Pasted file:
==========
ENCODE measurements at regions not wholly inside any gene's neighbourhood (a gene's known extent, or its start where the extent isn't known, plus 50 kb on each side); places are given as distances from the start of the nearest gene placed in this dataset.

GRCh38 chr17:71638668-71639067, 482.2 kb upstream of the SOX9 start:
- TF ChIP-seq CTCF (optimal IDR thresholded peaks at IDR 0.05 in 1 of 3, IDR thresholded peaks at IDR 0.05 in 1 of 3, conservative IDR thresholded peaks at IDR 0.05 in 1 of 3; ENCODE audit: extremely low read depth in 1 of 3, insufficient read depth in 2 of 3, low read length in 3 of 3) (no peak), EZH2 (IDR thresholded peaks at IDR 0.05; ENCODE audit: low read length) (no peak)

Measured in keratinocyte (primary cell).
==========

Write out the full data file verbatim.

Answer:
ENCODE measurements at regions not wholly inside any gene's neighbourhood (a gene's known extent, or its start where the extent isn't known, plus 50 kb on each side); places are given as distances from the start of the nearest gene placed in this dataset.

GRCh38 chr17:71638668-71639067, 482.2 kb upstream of the SOX9 start:
- TF ChIP-seq CTCF (optimal IDR thresholded peaks at IDR 0.05 in 1 of 3, IDR thresholded peaks at IDR 0.05 in 1 of 3, conservative IDR thresholded peaks at IDR 0.05 in 1 of 3; ENCODE audit: extremely low read depth in 1 of 3, insufficient read depth in 2 of 3, low read length in 3 of 3) (no peak), EZH2 (IDR thresholded peaks at IDR 0.05; ENCODE audit: low read length) (no peak)

Measured in keratinocyte (primary cell).